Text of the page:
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There are two types of diabetes – type 1 and 2. Both result in the level of sugar – or glucose – in your blood becoming too high. For type 1 patients this happens when your body cannot produce enough of a hormone called insulin, which controls blood glucose.
For type 2 diabetes, which is much more common, raised blood sugar levels are usually caused by being overweight or not exercising enough.
Patients with either type need to be careful about controlling their blood sugar.
It’s widely acknowledged that diet plays a part in this, however one expert explained how exercise is just as important.
Nutritionist Rory Batt, from meal prep company Marvin’s Den, said: “This is one of the most powerful ways to manage blood sugar, because it’s free, comes in many forms and can be used at any level/dose.

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“Exercise causes more sugar to be used as energy, and makes cells more efficient at taking up sugar from the blood.
“These effects are dose dependent, and increase with greater intensity and duration of exercise.”
He referenced a study, published in the Diabetologia journal, that explores the effects of “exercise snacking”.
The paper explains: “The aim of this study was to investigate whether small doses of intense exercise before each main meal (‘exercise snacks’) would result in better blood glucose control than a single bout of prolonged, continuous, moderate-intensity exercise in individuals with insulin resistance.”

As part of the research nine participants completed three exercise interventions in a random order over a three day period.
A traditional continuous exercise, which consisted of 30 minutes of moderate-intensity incline walking before dinner.
Exercise snacking – six lots of one minute intense incline walking intervals 30 minutes before each meal.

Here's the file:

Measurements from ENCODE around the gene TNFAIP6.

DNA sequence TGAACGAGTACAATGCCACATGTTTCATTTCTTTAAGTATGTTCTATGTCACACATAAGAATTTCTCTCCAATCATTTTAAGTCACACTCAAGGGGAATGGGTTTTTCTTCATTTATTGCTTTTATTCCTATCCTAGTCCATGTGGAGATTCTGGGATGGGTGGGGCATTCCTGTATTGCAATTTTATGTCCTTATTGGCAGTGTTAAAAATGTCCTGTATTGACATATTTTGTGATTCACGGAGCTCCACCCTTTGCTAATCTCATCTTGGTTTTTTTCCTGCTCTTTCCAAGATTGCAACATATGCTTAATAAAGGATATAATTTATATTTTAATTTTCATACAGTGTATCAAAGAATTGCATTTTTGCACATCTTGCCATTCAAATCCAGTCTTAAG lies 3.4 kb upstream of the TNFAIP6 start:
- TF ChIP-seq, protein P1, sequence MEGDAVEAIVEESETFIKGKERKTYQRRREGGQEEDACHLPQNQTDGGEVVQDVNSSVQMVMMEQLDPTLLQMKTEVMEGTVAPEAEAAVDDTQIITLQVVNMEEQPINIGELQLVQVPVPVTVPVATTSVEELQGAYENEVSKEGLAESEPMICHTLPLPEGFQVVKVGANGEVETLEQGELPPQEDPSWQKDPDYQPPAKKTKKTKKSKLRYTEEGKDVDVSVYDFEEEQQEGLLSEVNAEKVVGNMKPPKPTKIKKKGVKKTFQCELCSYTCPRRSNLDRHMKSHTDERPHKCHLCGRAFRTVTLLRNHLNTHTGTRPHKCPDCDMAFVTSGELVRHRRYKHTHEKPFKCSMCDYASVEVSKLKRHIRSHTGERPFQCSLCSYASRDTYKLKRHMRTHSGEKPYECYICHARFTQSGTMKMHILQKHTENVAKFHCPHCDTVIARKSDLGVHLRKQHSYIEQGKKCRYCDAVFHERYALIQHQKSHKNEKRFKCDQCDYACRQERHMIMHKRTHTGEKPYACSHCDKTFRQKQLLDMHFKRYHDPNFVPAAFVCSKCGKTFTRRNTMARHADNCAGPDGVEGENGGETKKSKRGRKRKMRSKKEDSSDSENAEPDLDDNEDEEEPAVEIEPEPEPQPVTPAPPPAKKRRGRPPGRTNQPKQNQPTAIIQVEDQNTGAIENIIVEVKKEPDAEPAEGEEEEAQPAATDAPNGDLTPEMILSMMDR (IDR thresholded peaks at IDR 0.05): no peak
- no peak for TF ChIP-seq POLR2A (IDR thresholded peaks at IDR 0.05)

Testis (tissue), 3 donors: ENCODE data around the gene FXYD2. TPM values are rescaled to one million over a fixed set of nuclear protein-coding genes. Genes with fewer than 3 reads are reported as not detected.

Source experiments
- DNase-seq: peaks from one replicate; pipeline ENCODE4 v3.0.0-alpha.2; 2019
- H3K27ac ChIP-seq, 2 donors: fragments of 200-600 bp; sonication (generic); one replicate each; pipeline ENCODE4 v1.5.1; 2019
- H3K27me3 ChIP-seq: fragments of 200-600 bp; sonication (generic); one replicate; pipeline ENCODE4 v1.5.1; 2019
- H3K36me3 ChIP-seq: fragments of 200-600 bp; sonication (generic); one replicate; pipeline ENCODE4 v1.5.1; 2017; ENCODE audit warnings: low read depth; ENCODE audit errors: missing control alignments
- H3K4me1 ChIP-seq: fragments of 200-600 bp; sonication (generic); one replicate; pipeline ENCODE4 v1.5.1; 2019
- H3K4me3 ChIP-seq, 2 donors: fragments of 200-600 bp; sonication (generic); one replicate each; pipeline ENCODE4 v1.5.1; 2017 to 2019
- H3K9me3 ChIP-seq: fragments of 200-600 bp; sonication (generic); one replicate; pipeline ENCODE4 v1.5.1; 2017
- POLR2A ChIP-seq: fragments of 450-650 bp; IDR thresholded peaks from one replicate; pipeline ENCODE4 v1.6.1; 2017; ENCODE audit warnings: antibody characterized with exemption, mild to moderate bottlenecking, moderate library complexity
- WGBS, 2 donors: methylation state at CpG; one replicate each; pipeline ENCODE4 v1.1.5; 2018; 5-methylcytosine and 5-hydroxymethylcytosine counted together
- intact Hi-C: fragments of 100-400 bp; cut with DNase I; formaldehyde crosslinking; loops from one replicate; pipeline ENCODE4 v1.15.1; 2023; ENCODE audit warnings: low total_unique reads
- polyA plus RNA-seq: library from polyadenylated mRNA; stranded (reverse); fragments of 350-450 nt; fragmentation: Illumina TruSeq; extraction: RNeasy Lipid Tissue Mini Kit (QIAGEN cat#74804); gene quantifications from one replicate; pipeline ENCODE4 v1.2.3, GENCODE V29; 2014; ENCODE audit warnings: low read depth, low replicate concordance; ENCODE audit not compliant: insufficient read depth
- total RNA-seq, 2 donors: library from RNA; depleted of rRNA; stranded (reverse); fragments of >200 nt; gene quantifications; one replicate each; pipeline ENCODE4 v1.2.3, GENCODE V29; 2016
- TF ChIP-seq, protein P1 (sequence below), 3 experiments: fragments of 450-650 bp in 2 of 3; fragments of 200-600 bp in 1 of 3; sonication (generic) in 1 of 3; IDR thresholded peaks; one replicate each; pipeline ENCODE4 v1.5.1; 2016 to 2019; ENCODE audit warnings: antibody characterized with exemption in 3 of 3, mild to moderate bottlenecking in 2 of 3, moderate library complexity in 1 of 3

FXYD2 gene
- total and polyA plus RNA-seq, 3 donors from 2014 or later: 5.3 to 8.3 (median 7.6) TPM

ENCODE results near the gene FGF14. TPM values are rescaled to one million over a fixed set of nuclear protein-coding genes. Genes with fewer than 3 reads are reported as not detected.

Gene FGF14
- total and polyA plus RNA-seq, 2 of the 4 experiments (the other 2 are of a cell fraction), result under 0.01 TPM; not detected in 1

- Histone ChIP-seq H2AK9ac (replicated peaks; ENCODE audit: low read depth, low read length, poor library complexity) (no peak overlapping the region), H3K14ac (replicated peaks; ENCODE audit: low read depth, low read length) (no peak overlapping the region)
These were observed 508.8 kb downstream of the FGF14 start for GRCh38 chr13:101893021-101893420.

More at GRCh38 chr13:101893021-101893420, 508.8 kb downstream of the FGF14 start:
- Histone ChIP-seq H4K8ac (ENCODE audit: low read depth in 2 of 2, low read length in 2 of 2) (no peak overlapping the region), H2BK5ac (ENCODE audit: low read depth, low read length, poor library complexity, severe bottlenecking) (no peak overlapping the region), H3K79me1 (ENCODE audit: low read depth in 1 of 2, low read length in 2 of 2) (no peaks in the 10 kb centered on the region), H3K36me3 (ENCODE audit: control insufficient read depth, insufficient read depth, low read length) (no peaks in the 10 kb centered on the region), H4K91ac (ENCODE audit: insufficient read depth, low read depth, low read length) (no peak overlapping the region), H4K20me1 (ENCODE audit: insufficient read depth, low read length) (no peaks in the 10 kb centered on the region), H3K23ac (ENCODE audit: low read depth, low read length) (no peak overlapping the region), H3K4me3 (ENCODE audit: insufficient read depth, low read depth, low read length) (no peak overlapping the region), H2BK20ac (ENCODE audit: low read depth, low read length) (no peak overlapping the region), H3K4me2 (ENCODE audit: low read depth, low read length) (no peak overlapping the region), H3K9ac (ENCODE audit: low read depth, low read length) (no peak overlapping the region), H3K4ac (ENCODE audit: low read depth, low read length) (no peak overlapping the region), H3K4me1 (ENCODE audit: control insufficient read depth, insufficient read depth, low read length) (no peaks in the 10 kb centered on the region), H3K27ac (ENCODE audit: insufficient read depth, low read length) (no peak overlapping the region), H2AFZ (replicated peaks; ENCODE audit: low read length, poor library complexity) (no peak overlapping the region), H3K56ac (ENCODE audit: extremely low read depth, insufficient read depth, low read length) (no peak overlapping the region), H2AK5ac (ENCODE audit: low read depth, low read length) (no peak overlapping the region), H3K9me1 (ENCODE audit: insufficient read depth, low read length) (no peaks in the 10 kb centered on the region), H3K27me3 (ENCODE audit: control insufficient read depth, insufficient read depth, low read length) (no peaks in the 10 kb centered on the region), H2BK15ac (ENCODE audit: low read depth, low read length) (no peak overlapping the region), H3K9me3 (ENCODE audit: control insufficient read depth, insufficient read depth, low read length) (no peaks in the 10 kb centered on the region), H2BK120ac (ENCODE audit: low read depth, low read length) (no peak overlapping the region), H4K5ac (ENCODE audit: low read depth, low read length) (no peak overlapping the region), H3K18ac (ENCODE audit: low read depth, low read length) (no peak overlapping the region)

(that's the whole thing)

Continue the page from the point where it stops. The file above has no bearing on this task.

Composite exercise snacking, encompassing six lots of one minute intervals alternating between walking and resistance-based exercise, 30 minutes before meals.
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The research found: “Exercise snacking attenuated mean three hours postprandial glucose concentration following breakfast but not lunch, and was more effective than traditional continuous exercise following dinner.
“Exercise snacking also reduced 24 hour mean glucose concentration by 0.7 ± 0.6 millimoles per litre (mmol/l) and this reduction persisted for the subsequent 24 hours.”
The study concludes: “Dosing exercise as brief, intense ‘exercise snacks’ before main meals is a time-efficient and effective approach to improve glycaemic control in individuals with insulin resistance.”
Diabetes.co.uk says that “normal” blood sugar levels are between 4.0 to 5.4 millimoles per litre (mmol/L) when fasting, and up to 7.8 mmol/L two hours after eating.

Diabetes symptoms
But for those with diabetes, blood sugar level targets are four to seven mmol/L before eating.
And blood sugar levels should be under nine mmol/L for people with type 1 diabetes, and under 8.5 mmol/L for people with type 2 diabetes after eating.
There are a variety of factors that can increase your risk of developing type 2 diabetes, including if you:
Symptoms of diabetes can include:

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